Shaw and his partners leveraged their relationships early and wisely. EliteXC’s fi rst event, a match between past-their-prime stars Frank Shamrock and Renzo Gracie, aired on none other than Showtime in February 2007. The fi ght itself was nothing to write home about. Midway through the second round, Gracie won by disqualifi cation after Shamrock threw a bunch of knees to his head.
Gracie/Shamrock may not have lit up the message boards at hardcore fan sites like Sherdog or MMA Weekly, but that was never Shaw’s plan. “I’m not trying to win over the hardcore fans; I don’t read the blogs,” says Shaw. “I am trying to put on entertainment value for the fans and bring more people to the sport. I keep telling my team, don’t worry about the names, worry about putting on the great fi ghts, and getting us some attention.”
To distinguish themselves from the UFC’s stacked roster of badasses, Shaw has engaged in a little old-fashioned showmanship to help draw fans. He enlisted a former WCW champ as the organization’s resident color commentator, and has given a substantial amount of airtime to women’s fi ghts, which are usually headlined by the beautiful and skilled Gina Carano. To help spice things up, Shaw has also enlisted a number of entertaining but limited brawlers like Charles “Krazy Horse” Bennett and Tank Abbott.
While some of EliteXC’s matchups may have left much to be desired, even the purists have to admit that the organization has made a concerted effort to sign a number of established fi ghters and maybe even a few future superstars. The organization’s current roster includes a number of universally ranked and respected fi ghters, including Nick Diaz, Jake Shields, Robbie Lawler, Antonio Silva and Ninja Rua.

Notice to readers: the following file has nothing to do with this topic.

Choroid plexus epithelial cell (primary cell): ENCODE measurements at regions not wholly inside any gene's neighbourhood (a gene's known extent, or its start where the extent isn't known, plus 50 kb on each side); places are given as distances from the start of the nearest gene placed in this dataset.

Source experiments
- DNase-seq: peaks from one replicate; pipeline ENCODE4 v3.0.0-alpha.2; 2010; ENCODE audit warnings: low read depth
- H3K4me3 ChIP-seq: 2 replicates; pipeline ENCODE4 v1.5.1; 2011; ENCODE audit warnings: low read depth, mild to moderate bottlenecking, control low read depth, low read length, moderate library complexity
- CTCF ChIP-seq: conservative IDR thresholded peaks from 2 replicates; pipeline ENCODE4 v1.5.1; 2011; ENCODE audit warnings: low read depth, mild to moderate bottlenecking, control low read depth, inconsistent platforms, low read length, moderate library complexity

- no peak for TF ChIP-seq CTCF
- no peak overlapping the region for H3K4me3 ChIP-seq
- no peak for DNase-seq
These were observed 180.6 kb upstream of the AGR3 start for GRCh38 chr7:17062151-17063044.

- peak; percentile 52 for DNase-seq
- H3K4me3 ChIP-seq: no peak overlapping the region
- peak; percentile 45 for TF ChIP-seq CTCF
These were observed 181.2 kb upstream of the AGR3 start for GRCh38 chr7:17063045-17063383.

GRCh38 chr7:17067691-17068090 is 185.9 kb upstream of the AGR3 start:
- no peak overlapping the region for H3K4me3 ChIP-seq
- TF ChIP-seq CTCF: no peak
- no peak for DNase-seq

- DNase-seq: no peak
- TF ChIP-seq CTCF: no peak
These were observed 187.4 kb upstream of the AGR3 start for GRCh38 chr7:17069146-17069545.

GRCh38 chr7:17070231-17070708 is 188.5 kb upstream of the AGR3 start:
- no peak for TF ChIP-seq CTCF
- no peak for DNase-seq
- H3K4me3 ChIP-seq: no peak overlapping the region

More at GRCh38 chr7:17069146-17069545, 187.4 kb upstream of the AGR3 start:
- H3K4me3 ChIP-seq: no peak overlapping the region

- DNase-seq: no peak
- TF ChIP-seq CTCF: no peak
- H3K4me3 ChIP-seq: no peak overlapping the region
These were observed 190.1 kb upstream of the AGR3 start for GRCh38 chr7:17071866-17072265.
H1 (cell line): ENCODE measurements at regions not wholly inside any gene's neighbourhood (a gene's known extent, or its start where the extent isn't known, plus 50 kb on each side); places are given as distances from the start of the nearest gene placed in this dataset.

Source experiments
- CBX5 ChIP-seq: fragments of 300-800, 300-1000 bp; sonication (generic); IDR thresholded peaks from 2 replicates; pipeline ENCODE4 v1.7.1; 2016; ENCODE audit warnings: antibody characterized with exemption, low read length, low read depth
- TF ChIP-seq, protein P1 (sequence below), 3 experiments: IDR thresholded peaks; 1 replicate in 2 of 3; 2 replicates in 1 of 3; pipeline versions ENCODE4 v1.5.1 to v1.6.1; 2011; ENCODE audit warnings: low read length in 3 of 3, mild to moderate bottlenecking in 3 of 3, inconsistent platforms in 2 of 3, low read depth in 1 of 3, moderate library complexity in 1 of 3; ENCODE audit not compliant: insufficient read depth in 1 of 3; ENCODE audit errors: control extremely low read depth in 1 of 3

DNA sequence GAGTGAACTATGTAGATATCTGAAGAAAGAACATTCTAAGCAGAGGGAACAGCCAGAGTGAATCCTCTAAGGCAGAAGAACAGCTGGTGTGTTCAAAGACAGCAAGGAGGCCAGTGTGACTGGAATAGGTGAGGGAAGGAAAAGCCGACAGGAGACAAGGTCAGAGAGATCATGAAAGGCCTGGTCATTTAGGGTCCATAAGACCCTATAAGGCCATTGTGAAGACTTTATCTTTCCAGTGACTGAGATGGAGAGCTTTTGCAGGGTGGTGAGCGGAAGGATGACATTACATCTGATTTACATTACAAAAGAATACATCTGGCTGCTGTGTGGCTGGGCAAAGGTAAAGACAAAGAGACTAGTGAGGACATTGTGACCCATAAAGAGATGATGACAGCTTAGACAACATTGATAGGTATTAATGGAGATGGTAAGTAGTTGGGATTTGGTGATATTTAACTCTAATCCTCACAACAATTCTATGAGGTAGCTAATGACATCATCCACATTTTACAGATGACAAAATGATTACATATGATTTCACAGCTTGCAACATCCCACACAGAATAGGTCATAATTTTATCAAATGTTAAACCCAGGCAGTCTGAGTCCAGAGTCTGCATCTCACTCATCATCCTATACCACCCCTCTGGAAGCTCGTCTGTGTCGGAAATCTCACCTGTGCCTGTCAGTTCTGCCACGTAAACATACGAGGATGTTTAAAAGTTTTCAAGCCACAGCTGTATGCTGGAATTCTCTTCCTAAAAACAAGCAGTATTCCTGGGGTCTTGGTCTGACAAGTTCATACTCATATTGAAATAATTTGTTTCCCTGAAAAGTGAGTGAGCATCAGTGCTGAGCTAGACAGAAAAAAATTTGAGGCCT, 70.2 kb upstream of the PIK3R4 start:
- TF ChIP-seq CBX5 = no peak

The crowning jewel in the EliteXC crown may also represent its biggest gamble. Kevin Ferguson, aka Kimbo Slice, is a 34-year-old backyard brawler whose rise to fame came via the Internet, when fans nearly overloaded YouTube to watch videos of his illegal, bareknuckled backyard brawls. He has exactly two pro fi ghts on his record, both against wildly overmatched opponents with losing records (Bo Cantrell and Abbott). Still, Slice has showed undeniable knockout power in both fi sts and decent boxing technique.
Slice’s thin resume hasn’t stopped Shaw from aggressively promoting him as the face of the franchise. He may only have a few months of proper training under his belt, but he’s got star quality, along with a 240-pound frame, bald dome, and Afro-chin strap beard that makes him look more like a WWE star than a professional martial artist. And that’s exactly how Shaw likes it.